Wario's Woods

Wario's Woods - Nintendo, 1994

Back when the Super NES first came out, a lot of people weren't willing to make the switch from their old 8-bit NES systems right away. For some, it was by choice. For others, mom and dad didn't want to shell out close to $200 for a new system when the NES worked fine. As a result, many early games were co-released for both the NES and Super NES, particularly puzzle games (Yoshi's Cookie springs to mind). Naturally, the 8-bit versions were inferior to the Super versions (and rightly so), but you could still experience the game even without the new system.

I didn't even know there was an 8-bit variant of Wario's Woods until my buddies Josh and Jen (from Apt. 6) acquired a copy via a cheat code CD for Animal Crossing. If you didn't already know, the GameCube game Animal Crossing (which is a Pokemon-like addiction unto itself) has an 8-bit emulator built in, and you can play various NES games by winning Tom Nook's end-of-month lottery, digging in a certain spot, swiping special E-reader cards, or (as my friends did) picking up a cheat code CD.

Back in the day, my mom picked up the 16-bit version of Wario's Woods for me. We always enjoyed playing puzzle games together, and this one looked really cute. Essentially, this is the game of second-string Nintendo mascots. Wario gets top billing, even though you play as Toad the Mushroom Retainer (that had to be a kick in the teeth for Luigi fans... the fungus in an uproar had a starring role before he did!), and it's your mission to clear the woods of Wario's evil critters. Birdo (the mini-boss of Mario 2) is your ally this time around, and you use bombs dropped by a helpful pixie to clear the monsters. When a time limit expires, Birdo is replaced by the evil Wario (who knocks down a Thwomp from the top of the tree, limiting your play area), and the pixie becomes a Pidgit, who alternately drops bombs and more monsters into the play area.

The game plays a lot like Dr. Mario, since you use the bombs (instead of vitamins) to clear same-colored critters from your screen. If you clear 5 or more in a row, you get a diamond that will clear the screen of one color of monster. Toad, with his super-lifting strength, could carry entire vertical stacks of critters and bombs, and put them down all together, or drop one at a time. And supposedly he can kick, too, but I don't know how that's accomplished in the 8-bit version. In the Super incarnation, you pushed the L and R buttons for that Toad-kick action (and I would often end levels by doing the "Funky Toad Dance", making him kick left and right.) If you clear the levels quickly, you are rewarded with coins (30 yield an extra credit). Every 9 levels, a progressively larger Wario shows up and ineffectually threatens Toad, time and again, to leave his Woods or else. Sounds simple enough, right?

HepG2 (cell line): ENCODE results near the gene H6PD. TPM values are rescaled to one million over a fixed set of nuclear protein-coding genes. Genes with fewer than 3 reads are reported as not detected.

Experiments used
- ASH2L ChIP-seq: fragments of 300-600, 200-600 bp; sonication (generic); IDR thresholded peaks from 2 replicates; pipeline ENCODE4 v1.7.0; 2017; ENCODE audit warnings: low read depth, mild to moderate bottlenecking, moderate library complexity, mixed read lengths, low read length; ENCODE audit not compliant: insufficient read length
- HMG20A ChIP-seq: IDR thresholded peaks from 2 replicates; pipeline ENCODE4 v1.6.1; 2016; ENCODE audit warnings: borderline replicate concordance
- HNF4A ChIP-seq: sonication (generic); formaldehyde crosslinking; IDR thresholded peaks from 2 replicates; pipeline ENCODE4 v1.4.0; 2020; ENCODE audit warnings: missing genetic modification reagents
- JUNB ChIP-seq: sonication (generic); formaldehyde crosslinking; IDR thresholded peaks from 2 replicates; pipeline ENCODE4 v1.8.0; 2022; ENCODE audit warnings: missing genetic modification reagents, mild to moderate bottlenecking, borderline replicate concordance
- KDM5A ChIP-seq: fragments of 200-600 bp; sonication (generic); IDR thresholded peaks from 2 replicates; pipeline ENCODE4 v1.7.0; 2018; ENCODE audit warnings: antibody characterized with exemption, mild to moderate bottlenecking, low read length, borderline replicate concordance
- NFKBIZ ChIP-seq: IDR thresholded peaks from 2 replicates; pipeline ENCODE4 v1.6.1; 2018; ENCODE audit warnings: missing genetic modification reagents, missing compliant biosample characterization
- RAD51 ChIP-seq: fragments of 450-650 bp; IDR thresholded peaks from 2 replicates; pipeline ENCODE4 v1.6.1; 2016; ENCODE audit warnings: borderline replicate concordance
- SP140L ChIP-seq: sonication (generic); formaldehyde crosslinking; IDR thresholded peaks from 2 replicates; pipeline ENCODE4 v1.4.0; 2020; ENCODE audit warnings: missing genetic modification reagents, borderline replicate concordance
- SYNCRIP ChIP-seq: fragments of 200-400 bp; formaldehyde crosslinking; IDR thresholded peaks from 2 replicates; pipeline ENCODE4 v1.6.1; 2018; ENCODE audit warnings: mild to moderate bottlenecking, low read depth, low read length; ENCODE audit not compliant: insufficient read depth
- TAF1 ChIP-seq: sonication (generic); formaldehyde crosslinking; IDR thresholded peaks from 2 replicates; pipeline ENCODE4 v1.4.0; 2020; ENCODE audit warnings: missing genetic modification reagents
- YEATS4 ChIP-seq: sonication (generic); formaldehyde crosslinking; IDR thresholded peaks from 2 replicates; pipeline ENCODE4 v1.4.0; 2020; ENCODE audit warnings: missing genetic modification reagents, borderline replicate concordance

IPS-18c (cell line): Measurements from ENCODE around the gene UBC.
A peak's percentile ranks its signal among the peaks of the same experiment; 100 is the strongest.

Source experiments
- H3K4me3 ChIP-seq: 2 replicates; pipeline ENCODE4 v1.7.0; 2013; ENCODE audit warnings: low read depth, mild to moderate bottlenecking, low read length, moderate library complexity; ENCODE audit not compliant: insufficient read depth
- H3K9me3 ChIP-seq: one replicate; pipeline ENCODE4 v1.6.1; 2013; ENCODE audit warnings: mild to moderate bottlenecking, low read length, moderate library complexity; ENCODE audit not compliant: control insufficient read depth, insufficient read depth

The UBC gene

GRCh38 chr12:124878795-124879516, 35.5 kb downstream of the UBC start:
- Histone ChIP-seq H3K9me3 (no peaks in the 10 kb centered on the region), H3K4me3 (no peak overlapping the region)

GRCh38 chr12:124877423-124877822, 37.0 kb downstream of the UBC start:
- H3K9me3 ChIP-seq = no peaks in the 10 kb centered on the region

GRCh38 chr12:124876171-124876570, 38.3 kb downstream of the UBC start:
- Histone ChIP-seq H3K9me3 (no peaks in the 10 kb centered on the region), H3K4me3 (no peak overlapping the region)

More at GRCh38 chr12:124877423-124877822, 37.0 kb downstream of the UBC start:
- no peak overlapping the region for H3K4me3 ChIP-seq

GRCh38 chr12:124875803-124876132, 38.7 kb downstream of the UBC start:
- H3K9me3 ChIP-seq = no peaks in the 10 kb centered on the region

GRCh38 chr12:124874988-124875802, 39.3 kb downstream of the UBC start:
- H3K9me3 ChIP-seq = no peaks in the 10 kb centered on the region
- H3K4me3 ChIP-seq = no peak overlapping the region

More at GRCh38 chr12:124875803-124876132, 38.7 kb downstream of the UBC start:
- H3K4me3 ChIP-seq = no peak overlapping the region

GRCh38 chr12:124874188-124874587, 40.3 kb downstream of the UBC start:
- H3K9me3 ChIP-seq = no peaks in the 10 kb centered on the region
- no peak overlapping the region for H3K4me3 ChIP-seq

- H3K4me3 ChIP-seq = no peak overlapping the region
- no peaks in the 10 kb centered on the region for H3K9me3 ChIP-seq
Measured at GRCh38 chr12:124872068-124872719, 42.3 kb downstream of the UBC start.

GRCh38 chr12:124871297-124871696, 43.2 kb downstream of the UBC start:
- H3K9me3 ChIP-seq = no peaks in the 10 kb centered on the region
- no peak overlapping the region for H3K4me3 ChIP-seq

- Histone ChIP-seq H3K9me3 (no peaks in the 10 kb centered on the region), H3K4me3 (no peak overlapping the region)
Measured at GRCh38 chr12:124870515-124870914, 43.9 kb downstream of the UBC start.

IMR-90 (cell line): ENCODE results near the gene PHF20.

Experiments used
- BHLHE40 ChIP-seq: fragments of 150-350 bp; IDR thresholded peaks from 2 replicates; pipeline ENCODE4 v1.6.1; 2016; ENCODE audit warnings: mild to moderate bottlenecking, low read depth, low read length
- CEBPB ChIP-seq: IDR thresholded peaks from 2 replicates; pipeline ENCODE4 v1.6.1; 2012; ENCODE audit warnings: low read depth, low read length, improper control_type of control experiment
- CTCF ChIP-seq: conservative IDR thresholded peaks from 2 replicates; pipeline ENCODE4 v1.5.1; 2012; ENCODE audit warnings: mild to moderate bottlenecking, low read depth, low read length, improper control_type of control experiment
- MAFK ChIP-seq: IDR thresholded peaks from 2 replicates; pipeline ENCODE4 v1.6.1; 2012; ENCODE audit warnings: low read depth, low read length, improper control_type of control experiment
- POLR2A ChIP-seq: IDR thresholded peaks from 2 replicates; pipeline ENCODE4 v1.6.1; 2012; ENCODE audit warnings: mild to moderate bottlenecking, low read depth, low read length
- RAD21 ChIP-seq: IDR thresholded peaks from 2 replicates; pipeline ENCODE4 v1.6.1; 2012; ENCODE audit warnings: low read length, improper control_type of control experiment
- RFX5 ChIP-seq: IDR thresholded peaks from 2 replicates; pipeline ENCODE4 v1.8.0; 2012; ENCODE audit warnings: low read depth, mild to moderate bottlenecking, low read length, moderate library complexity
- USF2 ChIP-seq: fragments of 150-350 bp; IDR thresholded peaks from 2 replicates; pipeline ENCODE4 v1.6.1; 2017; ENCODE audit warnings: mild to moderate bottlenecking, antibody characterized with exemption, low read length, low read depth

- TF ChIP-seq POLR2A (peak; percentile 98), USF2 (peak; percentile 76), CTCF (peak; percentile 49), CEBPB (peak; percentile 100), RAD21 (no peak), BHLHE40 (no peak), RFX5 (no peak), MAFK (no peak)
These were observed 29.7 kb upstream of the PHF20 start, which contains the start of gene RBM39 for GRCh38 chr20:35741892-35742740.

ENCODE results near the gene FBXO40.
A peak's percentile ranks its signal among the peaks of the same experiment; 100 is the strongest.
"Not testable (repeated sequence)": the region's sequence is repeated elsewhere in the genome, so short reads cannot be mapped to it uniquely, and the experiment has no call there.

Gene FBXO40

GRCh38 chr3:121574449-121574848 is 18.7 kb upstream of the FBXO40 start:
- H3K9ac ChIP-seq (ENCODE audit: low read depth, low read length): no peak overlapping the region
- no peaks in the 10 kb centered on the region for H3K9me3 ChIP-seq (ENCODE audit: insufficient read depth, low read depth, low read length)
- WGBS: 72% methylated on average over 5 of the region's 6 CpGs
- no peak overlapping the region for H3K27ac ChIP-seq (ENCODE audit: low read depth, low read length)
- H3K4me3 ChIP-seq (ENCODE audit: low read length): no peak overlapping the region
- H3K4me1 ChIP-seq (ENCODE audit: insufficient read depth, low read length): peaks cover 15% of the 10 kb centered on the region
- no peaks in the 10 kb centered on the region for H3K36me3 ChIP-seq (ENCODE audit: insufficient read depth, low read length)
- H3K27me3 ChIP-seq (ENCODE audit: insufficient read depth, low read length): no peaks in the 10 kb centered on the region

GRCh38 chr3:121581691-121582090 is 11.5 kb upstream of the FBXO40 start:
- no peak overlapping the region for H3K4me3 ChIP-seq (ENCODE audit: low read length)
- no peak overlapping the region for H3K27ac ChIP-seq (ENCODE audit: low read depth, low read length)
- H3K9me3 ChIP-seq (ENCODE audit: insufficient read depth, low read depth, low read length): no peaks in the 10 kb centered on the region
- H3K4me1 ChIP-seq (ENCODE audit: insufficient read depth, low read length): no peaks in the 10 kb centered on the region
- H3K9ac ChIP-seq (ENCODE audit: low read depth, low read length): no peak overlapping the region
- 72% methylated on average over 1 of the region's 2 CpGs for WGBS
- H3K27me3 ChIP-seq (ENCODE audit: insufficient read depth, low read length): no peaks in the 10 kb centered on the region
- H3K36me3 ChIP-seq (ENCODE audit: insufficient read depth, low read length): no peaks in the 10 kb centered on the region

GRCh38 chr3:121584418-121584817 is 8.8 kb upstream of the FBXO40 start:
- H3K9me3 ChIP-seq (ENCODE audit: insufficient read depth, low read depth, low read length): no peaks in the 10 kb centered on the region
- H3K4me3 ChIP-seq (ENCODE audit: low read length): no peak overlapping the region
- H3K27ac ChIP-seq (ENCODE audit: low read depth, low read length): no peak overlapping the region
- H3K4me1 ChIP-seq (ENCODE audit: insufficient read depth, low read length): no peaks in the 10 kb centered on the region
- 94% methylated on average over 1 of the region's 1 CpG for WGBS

But if you actually sit there and think about the game , you start to wonder. I mean, Birdo, the guy/girl dino (not ever getting into that oddity) who you fight against 20 times in Mario 2 is now your friend? Even though he/she does nothing to help whatsoever. And you know something's strange when the "helpful" pixie is dropping explosivies on your head!!! I suppose we're talking 'lesser of 2 evils here', since Wario is certainly the main opponent. The look of pure malice on his face is classic when he knocks the Thwomp down towards your mushroomy head. And I don't know what those monsters are supposed to be, but to me they look like evil sheep, bunnies, turnips, and robots. When Jen was playing (and I was trying to teach her the ropes), I kept yelling, "Pick up the pink bunny! No, not the sheep, the bunny!" What else would you call these things?

This is certainly one of those games where, if you play for too long, your eyes turn into anime swirls. Over in Apt. 6, I played consistently through 60 levels before my eyes would no longer focus. Then I kept seeing those blasted things every time I blinked or closed my eyes. You remember the effects of playing Dr. Mario or Tetris for too long? How you kept seeing shapes or matching colors everywhere you looked? Kinda like that.

Overall, it's a fun way to kill some time. The Super version is much better (as to be expected), since there are nifty characters like Mssr. Boo the French Ghost and Aqualea the Mermaid to battle against. Also missing are the spoken comments by Toad and others after a combo move. I miss hearing him say "Cool!" and "Sweet!" when I beat a level. And the graphics and music are much much better in the 16-bit copy, no real surprise. But the gameplay is essentially the same (except that Toad can't lift the diamonds in this version)... The bunnies and sheep and robots still blow up with your pixie-supplied bombs. There are still the diagonal-only monsters and the color-change bunnies. And those robot guys you have to kill twice before they go away are just as annoying here. So if it's always been your dream to blow up strange forest critters with brightly-colored explosives, then this is totally the game for you. Go, Toad, go!!!

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